Coffee Will Make You Black

But the only important thing in a book is the meaning it has for you; it may have other and much more profound meanings for the critic, but at second-hand they can be of small service to you.”

W. Somerset Maugham


 I finished Coffee Will Make You Black by April Sinclair.

It is fabulous.

As usual my friend,

who recommended this book and many others,

 was right,

 she said I would like it,

 and I did.

 Coffee is a coming of age story.

I have, over the years read many of these types of books.

It is a genre I enjoy.

For a while when I was in High School,

when dinosaurs walked the earth,

were talking eighties,

I read many books by and about inner city black youth.

One sticks in my mind,

 Manchild In the Promised Land by Claude Brown.

This book left quite an impression.

It was about growing up in Harlem in the forties and fifties.

This was the first generation born in the northern ghettos,

their parents were part of the massive migration from the south.

Manchild and later the works of James Baldwin,

one of my favourite writers,

gave me a glimpse of what being black, meant.

Victims of ingrained, institutionalised racism.

Manchild was also about a boy of great intelligence and sensitivity,

who makes it out of the ghetto.

A winner, a survivor.

It was a bleak story that did however,

 contain hope.

Coffee Will Make You Black  is not like that,

 Jean (Stevie) is a smart kid,

 and she comes from a loving family.

You never doubt that Stevie will make it.

Her family has lived through the wars.

Her grandmother, in the south,

her parents on the south side of Chicago.

We are now in the 60’s,

 the freedom rides, the march on Washington, the war on poverty,

have all come and gone.

Things are easier for Stevie,

 not easy,


She has a real chance,

 if she can resist the peer pressure about sex and drugs.

Stevie is also struggling with her emergent sexuality,

is she “funny” ( Lesbian)

and if she is,

 will she loose her friends and family.

Stevie’s family have their prolems, her father drinks a little and her mother rides her.

But, they love her and each other.

I just loved  it,

it was inspiring in a quiet way.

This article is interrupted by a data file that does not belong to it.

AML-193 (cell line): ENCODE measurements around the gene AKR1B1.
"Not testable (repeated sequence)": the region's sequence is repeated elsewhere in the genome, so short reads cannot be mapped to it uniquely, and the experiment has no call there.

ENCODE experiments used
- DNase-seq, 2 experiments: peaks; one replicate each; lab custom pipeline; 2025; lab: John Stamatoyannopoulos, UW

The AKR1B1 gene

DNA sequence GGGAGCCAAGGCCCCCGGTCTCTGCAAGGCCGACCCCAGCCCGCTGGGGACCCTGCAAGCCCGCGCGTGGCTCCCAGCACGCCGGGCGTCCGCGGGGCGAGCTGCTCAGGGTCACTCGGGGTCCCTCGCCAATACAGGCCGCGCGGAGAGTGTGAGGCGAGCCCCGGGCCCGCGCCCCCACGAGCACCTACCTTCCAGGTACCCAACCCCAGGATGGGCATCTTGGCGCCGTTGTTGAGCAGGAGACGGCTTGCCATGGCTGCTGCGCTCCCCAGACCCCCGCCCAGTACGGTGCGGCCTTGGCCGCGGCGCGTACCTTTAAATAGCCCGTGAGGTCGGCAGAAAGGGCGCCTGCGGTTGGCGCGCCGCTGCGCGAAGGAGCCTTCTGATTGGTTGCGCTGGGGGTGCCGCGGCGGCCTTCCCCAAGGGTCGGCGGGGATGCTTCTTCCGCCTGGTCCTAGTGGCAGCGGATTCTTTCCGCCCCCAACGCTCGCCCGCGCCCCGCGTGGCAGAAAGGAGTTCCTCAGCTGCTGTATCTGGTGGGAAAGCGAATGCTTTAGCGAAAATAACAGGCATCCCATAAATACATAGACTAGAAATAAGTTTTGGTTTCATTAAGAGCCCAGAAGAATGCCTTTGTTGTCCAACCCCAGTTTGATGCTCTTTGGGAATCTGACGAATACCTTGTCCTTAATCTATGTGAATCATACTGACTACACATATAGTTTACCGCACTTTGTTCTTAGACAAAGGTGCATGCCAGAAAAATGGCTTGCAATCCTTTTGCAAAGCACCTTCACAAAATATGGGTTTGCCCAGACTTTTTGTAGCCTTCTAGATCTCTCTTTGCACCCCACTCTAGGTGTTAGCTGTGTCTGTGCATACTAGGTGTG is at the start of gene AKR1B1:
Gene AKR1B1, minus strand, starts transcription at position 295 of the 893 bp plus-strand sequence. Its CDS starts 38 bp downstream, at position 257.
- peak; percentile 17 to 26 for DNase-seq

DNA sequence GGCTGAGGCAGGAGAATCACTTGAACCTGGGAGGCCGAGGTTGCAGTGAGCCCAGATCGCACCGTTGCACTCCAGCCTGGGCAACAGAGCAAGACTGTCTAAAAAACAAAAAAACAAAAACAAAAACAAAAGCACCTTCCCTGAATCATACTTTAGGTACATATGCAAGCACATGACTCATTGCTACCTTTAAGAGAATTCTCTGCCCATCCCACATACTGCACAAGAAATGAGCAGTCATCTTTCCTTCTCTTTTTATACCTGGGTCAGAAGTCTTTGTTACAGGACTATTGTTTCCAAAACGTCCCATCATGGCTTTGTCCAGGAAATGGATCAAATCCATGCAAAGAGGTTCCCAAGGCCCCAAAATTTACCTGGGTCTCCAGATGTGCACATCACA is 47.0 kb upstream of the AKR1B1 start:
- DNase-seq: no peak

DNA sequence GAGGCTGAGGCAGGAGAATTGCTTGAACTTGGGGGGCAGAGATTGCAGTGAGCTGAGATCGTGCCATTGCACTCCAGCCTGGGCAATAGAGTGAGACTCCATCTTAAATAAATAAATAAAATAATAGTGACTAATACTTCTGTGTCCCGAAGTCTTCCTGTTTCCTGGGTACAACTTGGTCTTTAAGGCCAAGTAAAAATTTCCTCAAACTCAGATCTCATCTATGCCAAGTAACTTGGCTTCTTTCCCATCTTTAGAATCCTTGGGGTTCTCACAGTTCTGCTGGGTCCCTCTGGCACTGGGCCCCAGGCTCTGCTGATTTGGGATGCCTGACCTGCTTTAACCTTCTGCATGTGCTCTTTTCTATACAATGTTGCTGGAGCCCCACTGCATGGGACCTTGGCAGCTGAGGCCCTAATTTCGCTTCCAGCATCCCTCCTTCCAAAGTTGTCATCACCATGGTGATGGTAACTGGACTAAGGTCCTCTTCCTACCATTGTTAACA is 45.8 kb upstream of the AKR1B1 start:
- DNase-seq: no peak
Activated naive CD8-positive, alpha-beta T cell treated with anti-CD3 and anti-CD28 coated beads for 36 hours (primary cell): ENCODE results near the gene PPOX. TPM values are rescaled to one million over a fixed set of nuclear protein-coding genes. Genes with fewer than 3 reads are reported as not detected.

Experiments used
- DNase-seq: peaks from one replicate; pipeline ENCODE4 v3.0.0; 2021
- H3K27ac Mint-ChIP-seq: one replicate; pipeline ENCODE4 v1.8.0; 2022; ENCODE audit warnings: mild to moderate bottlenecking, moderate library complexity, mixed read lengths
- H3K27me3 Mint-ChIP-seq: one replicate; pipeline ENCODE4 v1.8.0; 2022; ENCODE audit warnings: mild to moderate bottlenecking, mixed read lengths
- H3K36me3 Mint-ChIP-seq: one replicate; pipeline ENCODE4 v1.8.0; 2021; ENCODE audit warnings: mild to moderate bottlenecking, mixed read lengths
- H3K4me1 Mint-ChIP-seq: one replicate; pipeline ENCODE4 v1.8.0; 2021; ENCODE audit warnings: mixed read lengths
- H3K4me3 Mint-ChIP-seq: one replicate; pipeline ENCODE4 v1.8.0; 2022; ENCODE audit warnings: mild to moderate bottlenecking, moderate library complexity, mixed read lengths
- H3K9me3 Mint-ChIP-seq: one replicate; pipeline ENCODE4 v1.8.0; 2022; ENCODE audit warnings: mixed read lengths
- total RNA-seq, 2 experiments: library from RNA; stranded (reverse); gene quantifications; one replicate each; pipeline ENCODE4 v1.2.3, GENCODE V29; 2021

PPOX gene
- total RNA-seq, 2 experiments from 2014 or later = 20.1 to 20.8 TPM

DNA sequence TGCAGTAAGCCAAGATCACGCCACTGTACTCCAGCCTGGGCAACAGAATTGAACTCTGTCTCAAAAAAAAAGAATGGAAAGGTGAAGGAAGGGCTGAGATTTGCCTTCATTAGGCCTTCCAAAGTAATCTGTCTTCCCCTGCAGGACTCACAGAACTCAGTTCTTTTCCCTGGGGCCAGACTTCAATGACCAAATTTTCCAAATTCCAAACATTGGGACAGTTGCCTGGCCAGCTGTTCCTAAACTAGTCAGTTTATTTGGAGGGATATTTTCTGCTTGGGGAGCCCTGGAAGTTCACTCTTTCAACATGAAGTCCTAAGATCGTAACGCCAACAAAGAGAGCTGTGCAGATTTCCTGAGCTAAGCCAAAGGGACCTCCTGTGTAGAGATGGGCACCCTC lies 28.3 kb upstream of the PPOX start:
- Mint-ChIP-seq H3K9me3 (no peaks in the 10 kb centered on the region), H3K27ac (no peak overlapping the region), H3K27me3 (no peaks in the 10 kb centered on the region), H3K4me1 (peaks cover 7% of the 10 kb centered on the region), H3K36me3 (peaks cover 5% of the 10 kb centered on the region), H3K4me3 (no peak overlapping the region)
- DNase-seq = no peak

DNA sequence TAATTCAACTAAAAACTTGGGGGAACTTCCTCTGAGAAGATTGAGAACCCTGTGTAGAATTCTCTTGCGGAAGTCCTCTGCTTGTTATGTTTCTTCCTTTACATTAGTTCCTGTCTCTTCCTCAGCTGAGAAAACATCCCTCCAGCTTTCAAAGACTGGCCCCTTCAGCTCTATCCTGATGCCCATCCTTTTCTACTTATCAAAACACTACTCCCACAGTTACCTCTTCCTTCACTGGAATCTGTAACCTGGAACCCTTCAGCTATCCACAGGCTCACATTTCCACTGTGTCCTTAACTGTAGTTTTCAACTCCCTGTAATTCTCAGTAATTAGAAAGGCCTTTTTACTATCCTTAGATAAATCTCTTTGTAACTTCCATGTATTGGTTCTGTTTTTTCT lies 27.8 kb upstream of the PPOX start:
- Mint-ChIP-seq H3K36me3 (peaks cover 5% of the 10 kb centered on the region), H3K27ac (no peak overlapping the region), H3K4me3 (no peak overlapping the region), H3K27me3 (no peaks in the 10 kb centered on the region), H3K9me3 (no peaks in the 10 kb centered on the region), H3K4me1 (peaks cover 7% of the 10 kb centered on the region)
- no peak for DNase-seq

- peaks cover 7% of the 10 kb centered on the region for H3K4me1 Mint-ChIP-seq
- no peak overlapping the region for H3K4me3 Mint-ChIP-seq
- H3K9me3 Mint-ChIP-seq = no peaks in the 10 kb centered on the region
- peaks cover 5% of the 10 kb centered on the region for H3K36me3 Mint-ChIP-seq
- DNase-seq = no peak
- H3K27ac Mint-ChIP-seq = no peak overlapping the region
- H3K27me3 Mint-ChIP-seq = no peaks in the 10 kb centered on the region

It was also  funny.

No, hand wrigging teenage angst.

You know,

 this girl.

 has what it takes to surpass racism and homophobia.

The back cover says Sinclair is working on a sequel,

I’d love to see what happens to Stevie and Nurse Horn.

Fingers crossed.

A good read.

Not as dramatic as Manchild but, I suspect,

 it will be just as memorable.

Later girls


Toronto is nice and so are the people

I had a terrific time in Toronto.

Check me out at the Hockey Hall Of Fame.Caroline Filler

I am standing in a replica of The Habs dressing room,

 in front of my all time favorite player’s jersey.

Guy Lafleur, “the flower”

Toronto was great.

My friends were nice enough to take me all over the place.

On Saturday, we went downtown and to Kensington market.         

I got a vintage silk scarf for my mom, at a funky little shop.

Downtown we went book shopping and I picked up a book my friend suggested,

Coffee Will Make You Black.

This was at Glad Day, the gay bookstore.            

A very enjoyable afternoon.

In the evening we went to,

wait for it,


It was fun,

 I never did quite figure out the rules but,

so what,

and I met more nice people.

Sunday we had a lovely breakfast at a place called Edward Levesque’s .

followed by an exploration of the Beaches and a walk on the boardwalk.

The boardwalk runs along Lake Ontario.                            

Wow, no wonder they call them the Great Lakes.

Monday was The Hall and back home on the train.

Toronto made a fabulous impression,

 it’s a big city with lots to see.

Nice neighborhood’s, nice people.

I’ll have to go back.

It took my mind off everything,

and was a genuine escape,

 in the best possible way.

I hope my friends aren’t too exhausted.

Their hospitality was fabulous. Thank you girls.

Unfortunately, I couldn’t read on the train,

 the motion made me a little nauseous when reading.

So, I’ll tell you about Wilde another time.

Later girls